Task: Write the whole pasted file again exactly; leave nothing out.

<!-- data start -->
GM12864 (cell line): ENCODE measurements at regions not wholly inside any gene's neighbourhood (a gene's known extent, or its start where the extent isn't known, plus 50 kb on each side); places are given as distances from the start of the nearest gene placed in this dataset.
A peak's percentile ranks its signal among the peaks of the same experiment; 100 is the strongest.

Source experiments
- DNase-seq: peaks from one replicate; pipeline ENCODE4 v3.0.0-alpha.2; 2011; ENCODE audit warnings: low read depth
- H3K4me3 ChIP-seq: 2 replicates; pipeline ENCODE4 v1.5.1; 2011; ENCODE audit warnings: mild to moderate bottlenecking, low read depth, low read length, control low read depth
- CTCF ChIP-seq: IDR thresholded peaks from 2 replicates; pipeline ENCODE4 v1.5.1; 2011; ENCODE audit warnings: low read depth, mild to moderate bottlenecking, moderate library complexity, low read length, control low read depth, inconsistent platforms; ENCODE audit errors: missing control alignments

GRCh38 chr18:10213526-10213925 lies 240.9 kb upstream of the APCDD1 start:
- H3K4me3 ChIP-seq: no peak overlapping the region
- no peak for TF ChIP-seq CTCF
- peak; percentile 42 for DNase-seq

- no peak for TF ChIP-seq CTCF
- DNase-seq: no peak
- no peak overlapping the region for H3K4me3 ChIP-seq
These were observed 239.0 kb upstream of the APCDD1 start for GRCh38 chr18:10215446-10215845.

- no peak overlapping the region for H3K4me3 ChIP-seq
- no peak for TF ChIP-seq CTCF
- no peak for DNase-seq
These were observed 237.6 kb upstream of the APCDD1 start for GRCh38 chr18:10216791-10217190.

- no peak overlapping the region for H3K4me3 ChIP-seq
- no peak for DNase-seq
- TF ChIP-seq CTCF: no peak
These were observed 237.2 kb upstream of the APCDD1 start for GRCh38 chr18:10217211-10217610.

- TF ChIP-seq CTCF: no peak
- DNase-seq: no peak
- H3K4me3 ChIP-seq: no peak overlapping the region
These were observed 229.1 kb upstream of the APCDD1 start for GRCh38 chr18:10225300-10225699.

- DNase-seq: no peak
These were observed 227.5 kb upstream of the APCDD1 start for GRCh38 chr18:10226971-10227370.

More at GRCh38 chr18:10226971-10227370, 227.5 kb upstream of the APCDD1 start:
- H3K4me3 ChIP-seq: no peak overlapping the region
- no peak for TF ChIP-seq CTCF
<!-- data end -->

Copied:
GM12864 (cell line): ENCODE measurements at regions not wholly inside any gene's neighbourhood (a gene's known extent, or its start where the extent isn't known, plus 50 kb on each side); places are given as distances from the start of the nearest gene placed in this dataset.
A peak's percentile ranks its signal among the peaks of the same experiment; 100 is the strongest.

Source experiments
- DNase-seq: peaks from one replicate; pipeline ENCODE4 v3.0.0-alpha.2; 2011; ENCODE audit warnings: low read depth
- H3K4me3 ChIP-seq: 2 replicates; pipeline ENCODE4 v1.5.1; 2011; ENCODE audit warnings: mild to moderate bottlenecking, low read depth, low read length, control low read depth
- CTCF ChIP-seq: IDR thresholded peaks from 2 replicates; pipeline ENCODE4 v1.5.1; 2011; ENCODE audit warnings: low read depth, mild to moderate bottlenecking, moderate library complexity, low read length, control low read depth, inconsistent platforms; ENCODE audit errors: missing control alignments

GRCh38 chr18:10213526-10213925 lies 240.9 kb upstream of the APCDD1 start:
- H3K4me3 ChIP-seq: no peak overlapping the region
- no peak for TF ChIP-seq CTCF
- peak; percentile 42 for DNase-seq

- no peak for TF ChIP-seq CTCF
- DNase-seq: no peak
- no peak overlapping the region for H3K4me3 ChIP-seq
These were observed 239.0 kb upstream of the APCDD1 start for GRCh38 chr18:10215446-10215845.

- no peak overlapping the region for H3K4me3 ChIP-seq
- no peak for TF ChIP-seq CTCF
- no peak for DNase-seq
These were observed 237.6 kb upstream of the APCDD1 start for GRCh38 chr18:10216791-10217190.

- no peak overlapping the region for H3K4me3 ChIP-seq
- no peak for DNase-seq
- TF ChIP-seq CTCF: no peak
These were observed 237.2 kb upstream of the APCDD1 start for GRCh38 chr18:10217211-10217610.

- TF ChIP-seq CTCF: no peak
- DNase-seq: no peak
- H3K4me3 ChIP-seq: no peak overlapping the region
These were observed 229.1 kb upstream of the APCDD1 start for GRCh38 chr18:10225300-10225699.

- DNase-seq: no peak
These were observed 227.5 kb upstream of the APCDD1 start for GRCh38 chr18:10226971-10227370.

More at GRCh38 chr18:10226971-10227370, 227.5 kb upstream of the APCDD1 start:
- H3K4me3 ChIP-seq: no peak overlapping the region
- no peak for TF ChIP-seq CTCF